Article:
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MAYFIELD v. MCCOY (2018)

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United States Court of Appeals, Seventh Circuit.

Cameron MAYFIELD, Plaintiff-Appellant, v. Iain MCCOY, Defendant-Appellee.

No. 18-1650

Decided: October 24, 2018

Before MICHAEL S. KANNE, Circuit Judge, DAVID F. HAMILTON, Circuit Judge, AMY C. BARRETT, Circuit Judge Cameron Mayfield, Pro Se Aaron T. Craft, Attorney, Office of the Attorney General, Indianapolis, IN, for Defendant - Appellee

ORDER

Cameron Mayfield, an Indiana state prisoner, argues that Officer Iain McCoy was deliberately indifferent in failing to protect him from an attack by another inmate. The district court granted McCoy’s motion for summary judgment because Mayfield did not demonstrate that the officer knew of a substantial risk of serious harm. We affirm.

The attack occurred after another inmate gained improper access to an open dormitory at the Putnamville Correctional Facility where Mayfield was housed. Normally, if an officer does not recognize an inmate, he checks that inmate’s identification badge against a “bed board list” before allowing reentry into the dorm. But as inmates were returning from breakfast one morning, McCoy failed to do this. As a result, Branden French—an inmate not assigned to Mayfield’s dormitory—was able to enter.

Shortly thereafter, French physically attacked Mayfield. At the time of the attack, McCoy was on the opposite side of the dormitory. He did not learn of the attack until the next day, he says in his affidavit.

Mayfield sued McCoy under the Eighth Amendment for being deliberately indifferent to the risk that an attack would occur. Mayfield also asserted a state-law negligence claim arising out of McCoy’s failure to prevent the attack.1

The district court entered summary judgment in favor of McCoy. With regard to the deliberate-indifference claim, the court explained that Mayfield undisputedly faced a serious risk of harm, but had not produced sufficient evidence for a jury to conclude that McCoy subjectively knew about the risk and did not take reasonable measures to abate it. See Farmer v. Brennan, 511 U.S. 825, 846–47, 114 S.Ct. 1970, 128 L.Ed.2d 811 (1994); Dale v. Poston, 548 F.3d 563, 569 (7th Cir. 2008). The court rejected Mayfield’s argument that McCoy’s failure to check French’s identification badge created a material dispute as to whether McCoy was aware of an “obvious, substantial risk to inmate safety,” see Farmer, 511 U.S. at 843, 114 S.Ct. 1970. According to the court, no evidence contradicted McCoy’s assertion that his failure was inadvertent, and inadvertence does not justify the imposition of liability. See Pinkston v. Madry, 440 F.3d 879, 889 (7th Cir. 2006). The court also concluded that the Indiana Tort Claims Act barred Mayfield’s state-law negligence claim because McCoy was acting within the scope of his employment. See Ind. Code § 34–13–3–5(b).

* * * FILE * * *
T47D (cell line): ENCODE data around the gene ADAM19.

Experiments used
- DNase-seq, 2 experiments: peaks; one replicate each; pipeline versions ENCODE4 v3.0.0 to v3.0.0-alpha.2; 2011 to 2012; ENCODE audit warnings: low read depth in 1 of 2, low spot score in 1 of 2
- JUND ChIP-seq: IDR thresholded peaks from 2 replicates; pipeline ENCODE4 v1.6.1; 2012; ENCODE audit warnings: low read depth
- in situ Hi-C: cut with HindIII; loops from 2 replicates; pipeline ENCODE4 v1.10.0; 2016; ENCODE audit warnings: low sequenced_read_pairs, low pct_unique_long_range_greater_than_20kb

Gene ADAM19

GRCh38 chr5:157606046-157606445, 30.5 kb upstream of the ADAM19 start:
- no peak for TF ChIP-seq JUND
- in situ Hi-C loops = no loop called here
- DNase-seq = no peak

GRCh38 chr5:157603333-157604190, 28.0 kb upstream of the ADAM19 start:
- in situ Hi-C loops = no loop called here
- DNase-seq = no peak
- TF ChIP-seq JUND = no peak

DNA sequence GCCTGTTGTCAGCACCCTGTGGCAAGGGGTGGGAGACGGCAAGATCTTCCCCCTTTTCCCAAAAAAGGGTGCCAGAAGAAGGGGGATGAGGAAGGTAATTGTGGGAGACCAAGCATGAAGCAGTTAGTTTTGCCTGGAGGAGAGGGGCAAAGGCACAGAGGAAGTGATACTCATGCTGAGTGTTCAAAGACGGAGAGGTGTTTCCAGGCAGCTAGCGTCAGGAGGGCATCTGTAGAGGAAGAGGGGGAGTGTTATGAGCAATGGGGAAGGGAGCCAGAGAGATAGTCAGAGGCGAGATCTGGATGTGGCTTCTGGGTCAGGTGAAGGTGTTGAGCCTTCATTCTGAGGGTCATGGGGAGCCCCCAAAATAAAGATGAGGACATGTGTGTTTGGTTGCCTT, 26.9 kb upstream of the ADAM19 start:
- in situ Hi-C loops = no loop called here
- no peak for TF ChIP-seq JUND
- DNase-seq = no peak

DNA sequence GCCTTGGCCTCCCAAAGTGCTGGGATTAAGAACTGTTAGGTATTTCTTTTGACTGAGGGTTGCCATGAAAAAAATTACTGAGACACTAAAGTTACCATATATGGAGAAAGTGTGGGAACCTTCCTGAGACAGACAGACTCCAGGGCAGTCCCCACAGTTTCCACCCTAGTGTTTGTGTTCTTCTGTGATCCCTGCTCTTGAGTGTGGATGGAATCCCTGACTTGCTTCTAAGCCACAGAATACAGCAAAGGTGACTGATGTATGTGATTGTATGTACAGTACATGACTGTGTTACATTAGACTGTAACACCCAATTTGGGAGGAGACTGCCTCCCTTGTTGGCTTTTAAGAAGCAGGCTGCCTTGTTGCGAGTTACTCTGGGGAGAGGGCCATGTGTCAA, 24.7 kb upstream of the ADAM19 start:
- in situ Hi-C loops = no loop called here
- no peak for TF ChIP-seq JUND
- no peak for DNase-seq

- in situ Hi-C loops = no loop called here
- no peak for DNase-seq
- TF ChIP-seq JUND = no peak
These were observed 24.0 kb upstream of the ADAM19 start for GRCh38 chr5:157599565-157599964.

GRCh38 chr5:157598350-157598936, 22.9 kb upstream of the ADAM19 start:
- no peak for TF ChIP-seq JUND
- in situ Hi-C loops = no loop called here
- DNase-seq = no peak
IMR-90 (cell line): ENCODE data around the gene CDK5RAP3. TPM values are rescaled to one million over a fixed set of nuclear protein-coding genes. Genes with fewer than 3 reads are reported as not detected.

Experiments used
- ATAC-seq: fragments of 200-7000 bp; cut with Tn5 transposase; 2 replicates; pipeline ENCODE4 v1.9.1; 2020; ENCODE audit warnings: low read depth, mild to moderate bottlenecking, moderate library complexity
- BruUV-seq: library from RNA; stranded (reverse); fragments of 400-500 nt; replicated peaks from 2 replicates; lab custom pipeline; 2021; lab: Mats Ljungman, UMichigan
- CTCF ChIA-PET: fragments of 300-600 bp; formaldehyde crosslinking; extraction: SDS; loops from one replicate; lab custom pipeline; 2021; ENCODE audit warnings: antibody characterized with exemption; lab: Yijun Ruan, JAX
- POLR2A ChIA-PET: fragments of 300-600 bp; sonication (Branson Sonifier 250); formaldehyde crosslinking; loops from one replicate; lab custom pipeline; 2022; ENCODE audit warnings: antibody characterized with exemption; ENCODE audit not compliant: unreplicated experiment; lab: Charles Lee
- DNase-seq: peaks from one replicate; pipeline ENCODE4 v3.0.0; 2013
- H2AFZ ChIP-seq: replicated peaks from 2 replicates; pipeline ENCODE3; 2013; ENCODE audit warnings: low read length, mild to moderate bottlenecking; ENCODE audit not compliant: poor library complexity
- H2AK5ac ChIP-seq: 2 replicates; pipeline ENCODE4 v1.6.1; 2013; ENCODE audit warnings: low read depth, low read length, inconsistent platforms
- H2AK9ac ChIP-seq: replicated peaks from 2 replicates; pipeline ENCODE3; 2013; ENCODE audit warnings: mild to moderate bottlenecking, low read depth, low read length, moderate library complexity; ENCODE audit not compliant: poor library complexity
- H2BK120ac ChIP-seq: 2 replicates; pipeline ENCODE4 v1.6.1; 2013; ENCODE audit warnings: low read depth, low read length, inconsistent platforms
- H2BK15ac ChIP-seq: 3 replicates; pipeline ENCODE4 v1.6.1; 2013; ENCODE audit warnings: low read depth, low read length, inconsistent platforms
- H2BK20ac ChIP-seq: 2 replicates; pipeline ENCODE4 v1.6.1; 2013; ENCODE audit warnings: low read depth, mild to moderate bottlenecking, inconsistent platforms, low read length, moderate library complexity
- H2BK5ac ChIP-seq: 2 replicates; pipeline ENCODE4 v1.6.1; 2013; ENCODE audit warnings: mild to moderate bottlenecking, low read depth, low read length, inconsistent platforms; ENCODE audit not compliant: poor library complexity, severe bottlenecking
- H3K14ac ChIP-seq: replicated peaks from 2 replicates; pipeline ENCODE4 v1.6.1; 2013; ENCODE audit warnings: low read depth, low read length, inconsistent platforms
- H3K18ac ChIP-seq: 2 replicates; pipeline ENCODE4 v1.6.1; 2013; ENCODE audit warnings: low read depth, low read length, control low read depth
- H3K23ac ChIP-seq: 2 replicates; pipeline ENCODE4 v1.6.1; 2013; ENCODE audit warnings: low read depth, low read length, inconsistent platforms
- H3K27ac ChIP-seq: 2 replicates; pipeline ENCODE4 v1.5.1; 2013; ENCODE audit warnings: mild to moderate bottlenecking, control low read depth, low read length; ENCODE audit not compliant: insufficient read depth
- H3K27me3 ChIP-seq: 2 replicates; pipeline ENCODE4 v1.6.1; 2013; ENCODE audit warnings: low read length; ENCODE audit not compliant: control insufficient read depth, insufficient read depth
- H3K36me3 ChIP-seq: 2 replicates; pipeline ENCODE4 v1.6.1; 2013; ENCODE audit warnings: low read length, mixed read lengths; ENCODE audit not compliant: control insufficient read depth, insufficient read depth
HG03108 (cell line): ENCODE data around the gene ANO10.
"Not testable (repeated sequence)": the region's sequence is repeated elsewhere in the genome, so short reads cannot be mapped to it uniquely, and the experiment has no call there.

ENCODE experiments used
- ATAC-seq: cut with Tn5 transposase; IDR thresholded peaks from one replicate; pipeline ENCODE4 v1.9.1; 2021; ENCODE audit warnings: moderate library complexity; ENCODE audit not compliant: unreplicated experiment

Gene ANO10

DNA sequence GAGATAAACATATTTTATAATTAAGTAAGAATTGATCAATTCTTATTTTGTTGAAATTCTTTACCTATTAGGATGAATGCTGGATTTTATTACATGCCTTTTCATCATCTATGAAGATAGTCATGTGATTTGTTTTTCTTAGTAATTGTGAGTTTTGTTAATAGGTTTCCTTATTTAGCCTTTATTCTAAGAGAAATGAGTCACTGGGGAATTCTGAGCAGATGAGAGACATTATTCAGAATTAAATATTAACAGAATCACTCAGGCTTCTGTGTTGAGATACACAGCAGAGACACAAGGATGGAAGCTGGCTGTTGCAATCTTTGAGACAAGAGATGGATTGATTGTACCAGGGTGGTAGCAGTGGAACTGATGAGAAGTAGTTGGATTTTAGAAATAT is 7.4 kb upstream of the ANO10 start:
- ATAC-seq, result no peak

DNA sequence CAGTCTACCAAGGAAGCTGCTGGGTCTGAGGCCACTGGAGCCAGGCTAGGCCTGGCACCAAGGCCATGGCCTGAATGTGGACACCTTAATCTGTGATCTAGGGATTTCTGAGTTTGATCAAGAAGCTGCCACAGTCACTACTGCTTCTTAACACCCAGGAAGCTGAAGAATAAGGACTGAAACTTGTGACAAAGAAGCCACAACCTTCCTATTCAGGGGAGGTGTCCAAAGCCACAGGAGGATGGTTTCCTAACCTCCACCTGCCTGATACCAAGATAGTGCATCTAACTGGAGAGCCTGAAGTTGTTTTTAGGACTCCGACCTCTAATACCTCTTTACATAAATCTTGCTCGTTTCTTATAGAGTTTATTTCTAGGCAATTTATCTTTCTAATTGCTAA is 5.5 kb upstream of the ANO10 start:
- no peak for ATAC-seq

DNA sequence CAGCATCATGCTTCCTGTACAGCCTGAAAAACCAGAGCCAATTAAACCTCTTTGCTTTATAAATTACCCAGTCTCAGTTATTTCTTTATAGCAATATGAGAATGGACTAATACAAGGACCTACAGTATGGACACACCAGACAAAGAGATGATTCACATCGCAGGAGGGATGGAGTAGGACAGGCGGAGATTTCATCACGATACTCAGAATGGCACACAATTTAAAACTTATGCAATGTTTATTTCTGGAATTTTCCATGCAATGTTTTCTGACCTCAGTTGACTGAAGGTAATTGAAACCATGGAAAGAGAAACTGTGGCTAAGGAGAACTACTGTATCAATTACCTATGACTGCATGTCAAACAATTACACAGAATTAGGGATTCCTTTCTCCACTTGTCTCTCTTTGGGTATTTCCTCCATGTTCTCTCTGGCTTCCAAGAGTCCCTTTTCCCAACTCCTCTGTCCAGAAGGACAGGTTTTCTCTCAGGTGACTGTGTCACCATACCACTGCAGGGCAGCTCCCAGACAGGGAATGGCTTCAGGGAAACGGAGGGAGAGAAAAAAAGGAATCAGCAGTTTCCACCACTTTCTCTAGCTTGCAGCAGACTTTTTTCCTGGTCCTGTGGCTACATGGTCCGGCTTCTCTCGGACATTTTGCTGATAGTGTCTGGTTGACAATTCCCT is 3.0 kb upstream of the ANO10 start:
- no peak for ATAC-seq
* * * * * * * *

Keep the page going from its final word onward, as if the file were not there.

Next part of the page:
On appeal, Mayfield rehashes his deliberate-indifference claim but fails to point to any evidence that McCoy knew of a substantial risk of harm. See Grieveson v. Anderson, 538 F.3d 763, 776 (7th Cir. 2008). Mayfield has not, for example, asserted that McCoy knew French to “have certain violent propensities.” See Brown v. Budz, 398 F.3d 904, 915 (7th Cir. 2005). Nor does Mayfield say that he ever informed McCoy, or any other prison official, of any threat to his safety. See Grieveson, 538 F.3d at 776 (subjective prong of deliberate indifference not met when detainee “never informed the jail officers of a specific threat to his life”).

Mayfield argues that we can infer knowledge of a substantial risk because it is “obvious” that failing to check inmates’ identification badges “could permit prisoners that would otherwise be segregated for safety reasons to harm others.” But such speculation “falls below the required notice an officer must have for liability to attach for deliberate indifference.” Klebanowski v. Sheahan, 540 F.3d 633, 640 (7th Cir. 2008). A general risk of violence in prison does not by itself establish that a defendant actually knew about a serious risk of harm. See Shields v. Dart, 664 F.3d 178, 181 (7th Cir. 2011); Dale, 548 F.3d at 569. McCoy cannot be held liable simply because he knew of a “mere possibility” violence would occur; he had to have been alerted to the fact there was a “strong likelihood” of harm. See Pinkston, 440 F.3d at 889. Moreover, no evidence shows that McCoy’s actions were more than negligent, and negligence is insufficient to establish deliberate indifference. See Dale, 548 F.3d at 571.

AFFIRMED

FOOTNOTES

1.   The district judge recruited counsel to represent Mayfield, see 28 U.S.C. § 1915(e)(1), and we commend him in so doing.

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